Wednesday, December 22, 2010

The Complete Guide to Manhunt Part 14

A note to our faithful readers: By now you've noticed a few hiccups in our regularly scheduled programming. No Matheson last Sunday, No Health Knowledge on Wednesday, and the following, a one-issue Guide to Manhunt. Work, Holidays, and Life have all intruded this last week and probably will do so next week. We hope to return you to our regular slate after New Year's. (Because then all we'll have to do is a daily Outer Limits review. Oh wait—  JS) Thanks for being patient and big thanks from John and I to Jack Seabrook and Larry Rapchak for providing some entertainment whilst we take a breather.

Continuing an issue by issue examination of the greatest crime digest of all time.

by Peter Enfantino

Vol. 2 No. 7 September 1954
144 pages, 35 cents
Cover by Michael

The Witness by John Sabin
(3000 words) ** illo: Houlihan
Mark Hagan begins to question the merits of being a good samaritan. He witnesses the murderous Earl Splade gun down a man in cold blood and reports it to the police. Now, it seems the police can’t protect Mark from the murderer, who’s back on the streets in no time. Abrupt but satisfying climax. This was Sabin’s only appearance in Manhunt or any crime magazine for that matter.

Bedbug by Evan Hunter
(1000 words) *
A paranoid husband interrogates his mad wife. Or is it the other way around? When does a 1200 word short story feel like a 120,000 word novel? When it’s filled with dreadful dialogue and a story that is going nowhere. This story and “Association Test” (from V. 2 N. 5) prove that Evan Hunter needs a few more words to get his groove going.

State Line by Sam S. Taylor
(6500 words) *** illo: Houlihan
Linoleum salesman rolls into Vegas and is immediately smitten with a rich beauty. Like most Manhunt dames, this one’s got something up her sleeve. She’s got an old hubby who’s become a burden and now she’s searching for a way to become a rich widow. What seems to be heading down the path of a Fred MacMurray film veers down a dirt road to something completely different. This would have made a nice episode of Alfred Hitchcock Presents (it is slightly reminiscent of the classic “One More Mile to Go” from the second season of AHP).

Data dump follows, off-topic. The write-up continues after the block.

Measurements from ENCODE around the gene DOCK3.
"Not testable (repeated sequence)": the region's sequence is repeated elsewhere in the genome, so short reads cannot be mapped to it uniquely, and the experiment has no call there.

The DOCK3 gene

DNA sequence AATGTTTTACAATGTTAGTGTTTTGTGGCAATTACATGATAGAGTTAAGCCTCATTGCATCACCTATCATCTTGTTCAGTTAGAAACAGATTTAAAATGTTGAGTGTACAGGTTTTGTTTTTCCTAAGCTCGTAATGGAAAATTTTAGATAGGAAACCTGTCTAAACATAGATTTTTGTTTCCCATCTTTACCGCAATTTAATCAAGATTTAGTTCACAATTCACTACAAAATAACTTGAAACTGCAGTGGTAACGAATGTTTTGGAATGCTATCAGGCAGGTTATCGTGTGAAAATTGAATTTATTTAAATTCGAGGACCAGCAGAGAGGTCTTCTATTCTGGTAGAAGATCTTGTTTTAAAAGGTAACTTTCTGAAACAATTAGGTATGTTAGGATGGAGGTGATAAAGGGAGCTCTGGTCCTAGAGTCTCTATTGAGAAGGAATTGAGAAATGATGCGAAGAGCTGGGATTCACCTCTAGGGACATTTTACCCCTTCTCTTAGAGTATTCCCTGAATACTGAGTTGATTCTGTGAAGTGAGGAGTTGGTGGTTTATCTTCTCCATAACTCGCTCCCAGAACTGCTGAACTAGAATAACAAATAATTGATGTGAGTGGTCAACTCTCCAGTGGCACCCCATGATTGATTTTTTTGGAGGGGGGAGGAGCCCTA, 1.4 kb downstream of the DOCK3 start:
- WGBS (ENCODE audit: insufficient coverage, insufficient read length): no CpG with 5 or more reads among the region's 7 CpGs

Night Watch by Jonathan Craig
(4500 words) ** illo: Dick Francis
Sergeants Sharber and Curran, Homicide, 9th Precinct, catch a strange case: the man’s been shot in the head and when they dig further they find kiddy porn and heroin. Luckily for the detectives, the murderer falls right into their hands and confesses. This must have the most abrupt ending I’ve ever come across. I literally searched the magazine for a “Continued from page 42” but my copy is lacking any such closure.

Tin Can by B. Traven
(4000 words) ***1/2 Illo: Tom O’Sullivan
Natalio Salvatorres is looking for a wife and finds her in Filomena Gallardo, a young peasant whose father is only too happy to sell her for a new pair of pants and a few bottles of tequila. Moving to a mining town to find work, Natalio is happy in his new life until one day he finds his wife has run off with another man. Seeking revenge, Natalio crafts an explosive in a tin can and heads for the hut where his wife is attending a party. Unfortunately for Natalio, the only person killed in the blast is a friend of Filomena’s:
The occupants of the hut saw the bomb and jumped out of the hut without even taking the time for a shout of horror. This took them less than half a second. At once a terrific explosion followed, sending the hut up a hundred feet in the air. Of the six people who had been inside, five escaped without so much as a scratch. The sixth, the young woman of the couple that owned the hut, was not so fortunate. This woman had, at the very moment the bomb made its appearance at the party, been busy making fresh coffee in the corner of the hut farthest from the door. She had neither seen the bomb nor noted the rapid and speechless departure of her guests. Consequently she accompanied the hut on its trip upward. And since she had been unable in so short a time to decide which part of the hut she would like best to travel with, she landed at twenty different places in the vicinity.
As you can tell from that passage, this is a dark comedy. “Tin Can” gets even wittier when Natalio faces trial for his crime.